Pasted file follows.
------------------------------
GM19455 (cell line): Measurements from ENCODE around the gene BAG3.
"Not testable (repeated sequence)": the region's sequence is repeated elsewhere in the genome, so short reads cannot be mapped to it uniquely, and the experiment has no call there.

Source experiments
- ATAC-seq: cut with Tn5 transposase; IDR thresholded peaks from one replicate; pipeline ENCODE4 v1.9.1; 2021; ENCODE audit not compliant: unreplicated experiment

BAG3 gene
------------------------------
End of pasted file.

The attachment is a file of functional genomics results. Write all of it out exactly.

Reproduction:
GM19455 (cell line): Measurements from ENCODE around the gene BAG3.
"Not testable (repeated sequence)": the region's sequence is repeated elsewhere in the genome, so short reads cannot be mapped to it uniquely, and the experiment has no call there.

Source experiments
- ATAC-seq: cut with Tn5 transposase; IDR thresholded peaks from one replicate; pipeline ENCODE4 v1.9.1; 2021; ENCODE audit not compliant: unreplicated experiment

BAG3 gene